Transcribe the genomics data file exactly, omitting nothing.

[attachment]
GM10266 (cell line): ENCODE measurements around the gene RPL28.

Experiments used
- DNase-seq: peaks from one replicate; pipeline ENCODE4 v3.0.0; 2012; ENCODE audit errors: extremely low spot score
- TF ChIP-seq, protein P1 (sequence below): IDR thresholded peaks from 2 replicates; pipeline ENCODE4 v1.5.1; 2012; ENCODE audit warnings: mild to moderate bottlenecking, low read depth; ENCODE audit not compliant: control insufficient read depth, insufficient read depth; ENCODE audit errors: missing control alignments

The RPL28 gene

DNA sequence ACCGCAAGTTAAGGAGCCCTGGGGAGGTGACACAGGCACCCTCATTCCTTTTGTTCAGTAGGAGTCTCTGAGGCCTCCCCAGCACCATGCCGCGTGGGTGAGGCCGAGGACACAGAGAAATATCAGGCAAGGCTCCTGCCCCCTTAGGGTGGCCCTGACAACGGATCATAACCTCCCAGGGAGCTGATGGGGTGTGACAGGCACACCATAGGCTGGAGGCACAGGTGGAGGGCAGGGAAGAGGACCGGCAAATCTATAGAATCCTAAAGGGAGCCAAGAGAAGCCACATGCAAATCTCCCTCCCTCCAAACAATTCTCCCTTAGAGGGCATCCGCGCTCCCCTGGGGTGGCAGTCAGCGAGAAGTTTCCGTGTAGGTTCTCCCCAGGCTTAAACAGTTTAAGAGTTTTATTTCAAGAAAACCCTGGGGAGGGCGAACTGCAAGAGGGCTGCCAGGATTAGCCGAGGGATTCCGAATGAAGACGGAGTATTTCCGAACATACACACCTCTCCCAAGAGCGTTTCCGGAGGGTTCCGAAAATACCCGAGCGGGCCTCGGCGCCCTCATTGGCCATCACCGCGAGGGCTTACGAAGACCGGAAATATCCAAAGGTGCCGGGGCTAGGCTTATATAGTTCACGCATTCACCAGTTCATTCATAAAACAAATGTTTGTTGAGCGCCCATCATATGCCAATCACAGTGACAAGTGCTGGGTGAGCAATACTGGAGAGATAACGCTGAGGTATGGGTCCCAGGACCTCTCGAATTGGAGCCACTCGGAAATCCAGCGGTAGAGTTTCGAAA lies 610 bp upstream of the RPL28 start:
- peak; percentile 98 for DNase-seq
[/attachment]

GM10266 (cell line): ENCODE measurements around the gene RPL28.

Experiments used
- DNase-seq: peaks from one replicate; pipeline ENCODE4 v3.0.0; 2012; ENCODE audit errors: extremely low spot score
- TF ChIP-seq, protein P1 (sequence below): IDR thresholded peaks from 2 replicates; pipeline ENCODE4 v1.5.1; 2012; ENCODE audit warnings: mild to moderate bottlenecking, low read depth; ENCODE audit not compliant: control insufficient read depth, insufficient read depth; ENCODE audit errors: missing control alignments

The RPL28 gene

DNA sequence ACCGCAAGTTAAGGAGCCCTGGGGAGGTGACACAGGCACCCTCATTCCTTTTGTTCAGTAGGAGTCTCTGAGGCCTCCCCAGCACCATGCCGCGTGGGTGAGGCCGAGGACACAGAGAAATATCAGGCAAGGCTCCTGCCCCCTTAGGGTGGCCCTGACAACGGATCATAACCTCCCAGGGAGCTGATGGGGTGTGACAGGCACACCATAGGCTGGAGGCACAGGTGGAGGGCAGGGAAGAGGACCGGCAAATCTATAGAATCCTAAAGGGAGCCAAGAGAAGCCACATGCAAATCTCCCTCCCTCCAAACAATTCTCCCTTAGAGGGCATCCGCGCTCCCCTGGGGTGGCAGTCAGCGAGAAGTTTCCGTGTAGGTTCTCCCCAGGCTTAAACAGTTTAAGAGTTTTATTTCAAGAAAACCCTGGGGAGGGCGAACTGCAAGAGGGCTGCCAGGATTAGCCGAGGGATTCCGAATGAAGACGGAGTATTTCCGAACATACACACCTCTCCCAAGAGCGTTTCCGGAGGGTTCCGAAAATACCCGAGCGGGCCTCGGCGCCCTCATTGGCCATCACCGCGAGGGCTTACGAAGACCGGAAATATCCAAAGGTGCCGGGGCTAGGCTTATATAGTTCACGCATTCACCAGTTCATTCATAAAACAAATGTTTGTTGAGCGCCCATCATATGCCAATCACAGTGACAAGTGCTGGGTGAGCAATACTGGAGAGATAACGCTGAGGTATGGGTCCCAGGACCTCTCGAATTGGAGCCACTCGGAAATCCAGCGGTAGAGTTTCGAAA lies 610 bp upstream of the RPL28 start:
- peak; percentile 98 for DNase-seq